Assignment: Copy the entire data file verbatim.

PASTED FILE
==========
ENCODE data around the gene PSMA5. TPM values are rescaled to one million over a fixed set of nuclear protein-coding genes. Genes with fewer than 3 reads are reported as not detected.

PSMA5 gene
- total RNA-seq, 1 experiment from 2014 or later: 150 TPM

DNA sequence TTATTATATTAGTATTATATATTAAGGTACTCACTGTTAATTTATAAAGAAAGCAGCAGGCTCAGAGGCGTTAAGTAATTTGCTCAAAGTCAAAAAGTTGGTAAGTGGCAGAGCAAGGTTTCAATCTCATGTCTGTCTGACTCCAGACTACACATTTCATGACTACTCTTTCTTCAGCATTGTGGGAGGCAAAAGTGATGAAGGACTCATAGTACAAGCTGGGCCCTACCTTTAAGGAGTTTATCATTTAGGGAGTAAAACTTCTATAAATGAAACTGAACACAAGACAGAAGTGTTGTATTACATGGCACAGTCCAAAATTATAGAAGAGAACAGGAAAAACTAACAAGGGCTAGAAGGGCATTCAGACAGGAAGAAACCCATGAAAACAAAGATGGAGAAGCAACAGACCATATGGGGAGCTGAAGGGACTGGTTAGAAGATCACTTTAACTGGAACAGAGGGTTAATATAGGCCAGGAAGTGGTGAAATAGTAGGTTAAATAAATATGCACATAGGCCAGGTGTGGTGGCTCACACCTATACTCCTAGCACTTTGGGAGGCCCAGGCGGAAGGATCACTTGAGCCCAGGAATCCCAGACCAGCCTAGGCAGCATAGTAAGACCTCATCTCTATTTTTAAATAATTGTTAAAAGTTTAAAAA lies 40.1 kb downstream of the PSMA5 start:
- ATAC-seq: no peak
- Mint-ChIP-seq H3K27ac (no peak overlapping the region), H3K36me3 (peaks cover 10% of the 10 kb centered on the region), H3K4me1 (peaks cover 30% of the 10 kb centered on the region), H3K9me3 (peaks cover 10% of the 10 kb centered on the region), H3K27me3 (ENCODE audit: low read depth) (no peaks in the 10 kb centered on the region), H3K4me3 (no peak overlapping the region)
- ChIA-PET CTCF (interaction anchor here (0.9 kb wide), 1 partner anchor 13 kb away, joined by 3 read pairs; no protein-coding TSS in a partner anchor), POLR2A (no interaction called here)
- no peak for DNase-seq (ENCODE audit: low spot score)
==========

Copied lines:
ENCODE data around the gene PSMA5. TPM values are rescaled to one million over a fixed set of nuclear protein-coding genes. Genes with fewer than 3 reads are reported as not detected.

PSMA5 gene
- total RNA-seq, 1 experiment from 2014 or later: 150 TPM

DNA sequence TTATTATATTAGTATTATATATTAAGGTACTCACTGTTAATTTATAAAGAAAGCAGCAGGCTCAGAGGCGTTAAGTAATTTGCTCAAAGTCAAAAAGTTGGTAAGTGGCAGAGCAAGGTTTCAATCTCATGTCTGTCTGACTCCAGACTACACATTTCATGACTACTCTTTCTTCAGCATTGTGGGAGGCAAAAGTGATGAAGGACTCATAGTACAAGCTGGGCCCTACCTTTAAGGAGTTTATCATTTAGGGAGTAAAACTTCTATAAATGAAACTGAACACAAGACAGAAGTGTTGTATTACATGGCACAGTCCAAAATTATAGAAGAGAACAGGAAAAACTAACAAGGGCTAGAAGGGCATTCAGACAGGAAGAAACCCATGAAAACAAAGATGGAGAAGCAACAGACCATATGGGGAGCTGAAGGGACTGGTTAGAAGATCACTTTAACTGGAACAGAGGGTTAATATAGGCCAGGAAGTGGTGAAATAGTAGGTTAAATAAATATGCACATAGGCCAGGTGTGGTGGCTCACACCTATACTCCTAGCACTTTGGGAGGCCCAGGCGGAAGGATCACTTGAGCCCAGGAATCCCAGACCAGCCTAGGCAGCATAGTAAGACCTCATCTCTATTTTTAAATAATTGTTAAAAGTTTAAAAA lies 40.1 kb downstream of the PSMA5 start:
- ATAC-seq: no peak
- Mint-ChIP-seq H3K27ac (no peak overlapping the region), H3K36me3 (peaks cover 10% of the 10 kb centered on the region), H3K4me1 (peaks cover 30% of the 10 kb centered on the region), H3K9me3 (peaks cover 10% of the 10 kb centered on the region), H3K27me3 (ENCODE audit: low read depth) (no peaks in the 10 kb centered on the region), H3K4me3 (no peak overlapping the region)
- ChIA-PET CTCF (interaction anchor here (0.9 kb wide), 1 partner anchor 13 kb away, joined by 3 read pairs; no protein-coding TSS in a partner anchor), POLR2A (no interaction called here)
- no peak for DNase-seq (ENCODE audit: low spot score)